One of the most important things a pediatrician or family practitioner can do for his young patients is to educate them and their families about Type 2 diabetes, says endocrinologist Bresta Miranda.
It’s a disease that used to affect people who had reached their 60s, but it’s now occurring in children as young as 10.
In the United States, more than 5,000 youths are diagnosed with Type 2 diabetes each year, according to data collected from 2008 to 2009 as part of the SEARCH for Diabetes in Youth Study. That’s up from 2002 to 2005 when there were about 3,600 new cases a year, as reported in the New York Times.
This is a major health concern because uncontrolled Type 2, like all diabetes, can have serious long-term consequences, including amputations, nerve damage, kidney failure, blindness and heart disease.
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“The crux of the problem is that we are seeing a generation of people who will develop the complications we now associate with the elderly much sooner in life,” says Dr. Jose E. Perez-Rodriguez, pediatric endocrinologist at Baptist Children’s Hospital. “We will not have to wait until age 70 to see kidney failure, nerve damage and eye sight problems. It’s very different when you start having high blood sugar at 10 years old instead of at 40.”
To understand diabetes, you need to know that the body counts on the pancreas to produce insulin. This hormone is necessary for the conversion of blood sugar into energy, explains Miranda, a physician who is interim director of the Kosow DRI Diabetes Treatment Center at the Diabetes Research Institute at the University of Miami Miller School of Medicine.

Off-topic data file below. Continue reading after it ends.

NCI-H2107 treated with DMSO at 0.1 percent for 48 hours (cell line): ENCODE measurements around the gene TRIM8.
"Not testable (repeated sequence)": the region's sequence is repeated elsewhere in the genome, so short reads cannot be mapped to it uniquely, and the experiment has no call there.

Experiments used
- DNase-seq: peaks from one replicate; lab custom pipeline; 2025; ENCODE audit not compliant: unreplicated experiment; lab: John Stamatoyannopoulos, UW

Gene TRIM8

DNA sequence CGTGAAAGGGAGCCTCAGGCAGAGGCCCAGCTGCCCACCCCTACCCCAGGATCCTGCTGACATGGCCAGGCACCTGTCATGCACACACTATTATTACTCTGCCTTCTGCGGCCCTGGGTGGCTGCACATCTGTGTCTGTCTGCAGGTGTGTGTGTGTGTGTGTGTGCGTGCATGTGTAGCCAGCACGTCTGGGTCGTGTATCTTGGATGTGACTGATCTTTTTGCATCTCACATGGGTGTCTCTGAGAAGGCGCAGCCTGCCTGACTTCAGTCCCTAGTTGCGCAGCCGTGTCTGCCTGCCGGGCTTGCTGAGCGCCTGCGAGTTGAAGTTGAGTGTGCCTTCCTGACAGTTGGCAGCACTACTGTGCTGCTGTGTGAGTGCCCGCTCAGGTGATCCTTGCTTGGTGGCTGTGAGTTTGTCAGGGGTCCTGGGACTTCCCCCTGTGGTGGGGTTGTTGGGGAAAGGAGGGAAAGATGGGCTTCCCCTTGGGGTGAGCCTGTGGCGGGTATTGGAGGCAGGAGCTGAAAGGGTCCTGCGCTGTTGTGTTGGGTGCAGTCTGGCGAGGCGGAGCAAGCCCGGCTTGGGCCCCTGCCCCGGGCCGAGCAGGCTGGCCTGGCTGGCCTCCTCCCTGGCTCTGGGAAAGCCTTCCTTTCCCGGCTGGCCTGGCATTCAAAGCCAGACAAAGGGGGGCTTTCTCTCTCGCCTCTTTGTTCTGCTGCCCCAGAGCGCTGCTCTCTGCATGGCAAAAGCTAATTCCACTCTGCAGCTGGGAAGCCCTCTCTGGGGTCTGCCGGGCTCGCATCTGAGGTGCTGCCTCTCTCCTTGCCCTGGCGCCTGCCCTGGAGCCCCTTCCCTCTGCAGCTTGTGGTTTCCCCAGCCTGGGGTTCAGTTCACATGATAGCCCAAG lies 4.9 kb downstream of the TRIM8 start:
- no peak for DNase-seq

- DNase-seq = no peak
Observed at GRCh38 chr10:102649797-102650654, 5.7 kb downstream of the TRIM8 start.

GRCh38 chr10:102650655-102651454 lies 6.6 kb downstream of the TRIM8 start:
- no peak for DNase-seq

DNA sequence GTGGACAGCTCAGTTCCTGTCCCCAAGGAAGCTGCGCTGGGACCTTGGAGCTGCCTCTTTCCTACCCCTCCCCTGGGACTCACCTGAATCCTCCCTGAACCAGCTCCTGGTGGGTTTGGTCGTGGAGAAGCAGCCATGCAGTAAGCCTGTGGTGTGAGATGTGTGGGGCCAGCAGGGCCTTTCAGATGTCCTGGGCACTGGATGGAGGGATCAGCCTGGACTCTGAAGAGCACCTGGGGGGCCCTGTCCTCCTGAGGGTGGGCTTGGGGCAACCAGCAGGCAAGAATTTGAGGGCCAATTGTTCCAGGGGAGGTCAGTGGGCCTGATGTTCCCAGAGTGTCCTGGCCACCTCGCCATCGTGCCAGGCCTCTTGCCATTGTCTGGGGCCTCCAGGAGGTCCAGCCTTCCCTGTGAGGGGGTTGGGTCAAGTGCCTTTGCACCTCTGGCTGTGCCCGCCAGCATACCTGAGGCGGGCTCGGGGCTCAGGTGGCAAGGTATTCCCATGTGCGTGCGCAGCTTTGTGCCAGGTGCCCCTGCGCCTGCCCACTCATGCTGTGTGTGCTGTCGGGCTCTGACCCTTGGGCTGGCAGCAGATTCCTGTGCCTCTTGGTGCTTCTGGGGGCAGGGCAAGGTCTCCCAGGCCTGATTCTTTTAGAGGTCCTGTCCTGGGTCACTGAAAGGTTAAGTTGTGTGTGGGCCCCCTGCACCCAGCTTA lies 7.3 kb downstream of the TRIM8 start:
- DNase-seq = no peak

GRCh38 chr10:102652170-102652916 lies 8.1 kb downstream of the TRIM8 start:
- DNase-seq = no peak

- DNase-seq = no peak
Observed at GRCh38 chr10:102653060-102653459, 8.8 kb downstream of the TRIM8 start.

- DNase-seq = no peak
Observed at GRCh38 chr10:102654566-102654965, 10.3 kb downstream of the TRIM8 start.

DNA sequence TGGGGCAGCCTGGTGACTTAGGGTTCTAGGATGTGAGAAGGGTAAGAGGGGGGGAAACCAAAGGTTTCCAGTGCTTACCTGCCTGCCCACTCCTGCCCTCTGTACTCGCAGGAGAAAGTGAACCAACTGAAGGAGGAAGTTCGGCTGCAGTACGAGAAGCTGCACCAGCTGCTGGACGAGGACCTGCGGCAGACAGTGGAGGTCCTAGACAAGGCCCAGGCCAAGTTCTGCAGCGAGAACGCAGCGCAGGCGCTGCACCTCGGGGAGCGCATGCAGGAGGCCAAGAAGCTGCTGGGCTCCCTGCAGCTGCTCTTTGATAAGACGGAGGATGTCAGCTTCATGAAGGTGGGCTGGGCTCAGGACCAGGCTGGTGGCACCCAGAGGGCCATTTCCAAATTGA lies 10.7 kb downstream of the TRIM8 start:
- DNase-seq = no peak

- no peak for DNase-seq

Both Type 1 and Type 2 diabetes result when the body no longer produces enough insulin to regulate blood sugar.
In Type 1 diabetes, the pancreas is compromised so it can’t make enough insulin. But those suffering Type 2 diabetes have functioning pancreases that produce insulin. However, their cells use the insulin inefficiently.
This insulin resistance means that although they may have high levels of insulin in their blood, their blood sugar levels remain uncontrolled, explains Dr. Sarah Hart-Unger, a pediatric endocrinologist at Joe DiMaggio Children’s Hospital in Hollywood.
After a while, the pancreas can no longer produce these large quantities of insulin, blood sugar rises to above 180 mg/dcl and the patient is deemed to have Type 2 diabetes.
In the short term, you may not even know your child has the disease because it’s asymptomatic until it’s diagnosed by a family doctor or pediatrician who orders an A1C blood test. It measures your average blood sugar level for the past two to three months.
Early symptoms a parent might recognize include thirst and increased urination resulting from the body’s need to remove excess sugar from the blood. Normally the liver filters the excess glucose. But when there’s too much blood sugar, the body dilutes it with water and filters it through the kidneys, resulting in these symptoms.
Parents can also keep an eye out for a brown thickening of the skin on a child’s neck. These are called acanthosis-nigricans, which result from high insulin levels; not high glucose. No one really understands why they develop but they are a fairly dependable sign of a problem.